JOSHUA BELL JOINS BSO AND CONDUCTOR MARCELO LEHNINGER FOR BERNSTEIN’S SERENADE (AFTER PLATO’S “SYMPOSIUM”) OCTOBER 4-6
Acclaimed for his previous Boston Symphony performances at both Symphony Hall and Carnegie Hall, the young BSO assistant conductor Marcelo Lehninger leads an October 4-6 program pairing the Romantic with the ruminative. American violinist Joshua Bell is soloist in Bernstein’s five-movement Serenade—a violin concerto in all but name—inspired by Plato’s immortal dialogue on the nature and value of love, Symposium. Also on the program are two audience favorites: Tchaikovsky’s emotionally charged fantasy-overture Romeo and Juliet, and Dvořák’s bucolic Symphony No. 8, written a few years before the composer’s famous visit to the United States. On October 9, in place of Joshua Bell, the Hawthorne String Quartet, made up of four BSO members, is featured in the multi-faceted Concerto for String Quartet and Wind Orchestra (1930) of Ervin Schulhoff, a gifted Czech composer-pianist whose music reflects influences ranging from Baroque and dance-based- musical forms to blues and jazz, and whose life was cut short during World War II.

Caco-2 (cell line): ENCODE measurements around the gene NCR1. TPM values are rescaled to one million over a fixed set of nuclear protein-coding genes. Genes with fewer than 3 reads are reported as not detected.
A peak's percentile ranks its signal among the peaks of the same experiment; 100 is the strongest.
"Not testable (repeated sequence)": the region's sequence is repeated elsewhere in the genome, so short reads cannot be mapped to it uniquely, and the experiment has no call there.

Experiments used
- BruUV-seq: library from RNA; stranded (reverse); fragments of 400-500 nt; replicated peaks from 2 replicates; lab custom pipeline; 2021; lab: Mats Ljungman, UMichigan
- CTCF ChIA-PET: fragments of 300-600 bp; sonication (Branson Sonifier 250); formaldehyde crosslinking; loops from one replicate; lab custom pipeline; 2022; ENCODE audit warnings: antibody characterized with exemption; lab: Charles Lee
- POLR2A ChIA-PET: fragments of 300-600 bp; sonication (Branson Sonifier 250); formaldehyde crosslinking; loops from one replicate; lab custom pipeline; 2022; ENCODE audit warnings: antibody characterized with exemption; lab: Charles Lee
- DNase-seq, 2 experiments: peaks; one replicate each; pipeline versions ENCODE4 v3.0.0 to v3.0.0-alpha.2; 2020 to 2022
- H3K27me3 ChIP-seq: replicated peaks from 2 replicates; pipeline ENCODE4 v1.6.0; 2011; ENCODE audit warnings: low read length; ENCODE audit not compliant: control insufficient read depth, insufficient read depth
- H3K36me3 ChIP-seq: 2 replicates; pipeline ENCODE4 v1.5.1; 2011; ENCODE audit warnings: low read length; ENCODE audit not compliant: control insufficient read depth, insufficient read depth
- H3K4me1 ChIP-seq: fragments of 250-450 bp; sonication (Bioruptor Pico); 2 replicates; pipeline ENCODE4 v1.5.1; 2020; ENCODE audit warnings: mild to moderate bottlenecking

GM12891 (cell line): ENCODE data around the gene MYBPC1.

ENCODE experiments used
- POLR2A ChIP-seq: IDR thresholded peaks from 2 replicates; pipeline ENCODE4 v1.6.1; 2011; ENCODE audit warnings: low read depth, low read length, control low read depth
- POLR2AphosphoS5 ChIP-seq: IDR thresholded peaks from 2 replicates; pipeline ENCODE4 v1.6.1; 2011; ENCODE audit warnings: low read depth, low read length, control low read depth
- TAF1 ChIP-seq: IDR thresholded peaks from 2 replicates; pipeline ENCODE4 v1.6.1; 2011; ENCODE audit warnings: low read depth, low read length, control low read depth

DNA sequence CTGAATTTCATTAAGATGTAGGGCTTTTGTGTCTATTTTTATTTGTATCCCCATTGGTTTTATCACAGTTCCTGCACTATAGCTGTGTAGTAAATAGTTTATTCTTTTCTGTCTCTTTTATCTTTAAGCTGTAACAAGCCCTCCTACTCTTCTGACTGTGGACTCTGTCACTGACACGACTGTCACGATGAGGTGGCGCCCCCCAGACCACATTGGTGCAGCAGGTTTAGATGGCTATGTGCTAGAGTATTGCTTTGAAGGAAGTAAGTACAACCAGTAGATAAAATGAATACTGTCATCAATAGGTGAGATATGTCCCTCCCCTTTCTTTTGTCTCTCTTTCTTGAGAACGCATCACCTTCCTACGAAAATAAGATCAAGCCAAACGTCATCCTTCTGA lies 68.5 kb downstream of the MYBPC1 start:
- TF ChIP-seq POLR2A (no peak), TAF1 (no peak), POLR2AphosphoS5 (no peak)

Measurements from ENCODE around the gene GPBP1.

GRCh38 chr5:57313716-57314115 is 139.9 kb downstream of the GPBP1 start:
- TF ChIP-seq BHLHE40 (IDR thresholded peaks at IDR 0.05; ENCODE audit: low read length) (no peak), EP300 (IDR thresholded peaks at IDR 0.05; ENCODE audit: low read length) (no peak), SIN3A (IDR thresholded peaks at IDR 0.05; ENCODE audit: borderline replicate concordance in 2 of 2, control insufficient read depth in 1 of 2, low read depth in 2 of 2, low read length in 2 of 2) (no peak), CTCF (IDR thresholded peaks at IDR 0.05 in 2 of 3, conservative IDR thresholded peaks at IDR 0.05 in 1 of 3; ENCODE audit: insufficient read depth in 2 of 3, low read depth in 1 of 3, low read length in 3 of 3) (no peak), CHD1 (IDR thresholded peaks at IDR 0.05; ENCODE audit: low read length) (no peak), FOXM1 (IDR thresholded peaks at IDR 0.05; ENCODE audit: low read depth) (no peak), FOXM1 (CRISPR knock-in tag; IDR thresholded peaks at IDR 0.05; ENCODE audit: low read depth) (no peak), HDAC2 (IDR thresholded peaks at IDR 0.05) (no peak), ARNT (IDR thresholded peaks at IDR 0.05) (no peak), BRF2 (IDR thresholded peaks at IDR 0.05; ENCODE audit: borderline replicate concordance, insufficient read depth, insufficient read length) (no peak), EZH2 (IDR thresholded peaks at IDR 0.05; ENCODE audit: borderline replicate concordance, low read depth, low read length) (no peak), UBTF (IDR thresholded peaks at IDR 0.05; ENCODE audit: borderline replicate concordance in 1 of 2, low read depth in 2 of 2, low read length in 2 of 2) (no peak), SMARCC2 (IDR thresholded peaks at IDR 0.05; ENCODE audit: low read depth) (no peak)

IN HIS BSO DEBUT, VLADIMIR JUROWSKI LEADS SHOSTAKOVICH’S SYMPHONY NO. 4 AND MENDELSSOHN’S VIOLIN CONCERTO FEATURING ARABELLA STEINBACHER OCTOBER 11-13
Making his Boston Symphony debut, Vladimir Jurowski, principal conductor of the London Philharmonic Orchestra, leads the BSO October 11-13 with German violinist Arabella Steinbacher as soloist in Mendelssohn’s sparkling Violin Concerto. Though the concerto is now a familiar repertoire staple, its solo-violin opening and three movements flowing together without pause were quite unusual for their time. The program concludes with Shostakovich’s Symphony No. 4, a dark but powerfully majestic work the composer finished in 1936. He withdrew the work prior to its premiere due to fears of official condemnation, writing instead the universally acclaimed, heroic Fifth the following year. The Fourth waited another quarter-century for its first performance.
CHARLES DUTOIT, NIKOLAI LUGANSKY, AND SOLOISTS FROM THE ORCHESTRA IN DEBUSSY, MARTIN, AND RACHMANINOFF OCTOBER 18-23
Acclaimed conductor Charles Dutoit leads the orchestra October 18-23 in a program overflowing with virtuosity. Soloist Nikolai Lugansky makes his BSO debut in Rachmaninoff’s Piano Concerto No. 3, a massive and daunting work that tests every aspect of a pianist’s skill. Not to be outdone, the orchestra’s first-chair wind players step to the front of the stage to demonstrate the BSO’s own resident virtuosity in Frank Martin’s mid-20th-century Concerto for Seven Wind Instruments, Timpani, Percussion, and String Orchestra. Rounding out the program are Debussy’s Fanfares and Symphonic Fragments from The Martyrdom of Saint Sebastian, from the composer’s incidental music to Gabriele d’Annunzio’s mystery play of the same name.
CONDUCTOR DUTOIT RETURNS OCTOBER 25-27 FOR OPERATIC DOUBLE-BILL OF STRAVINSKY AND RAVEL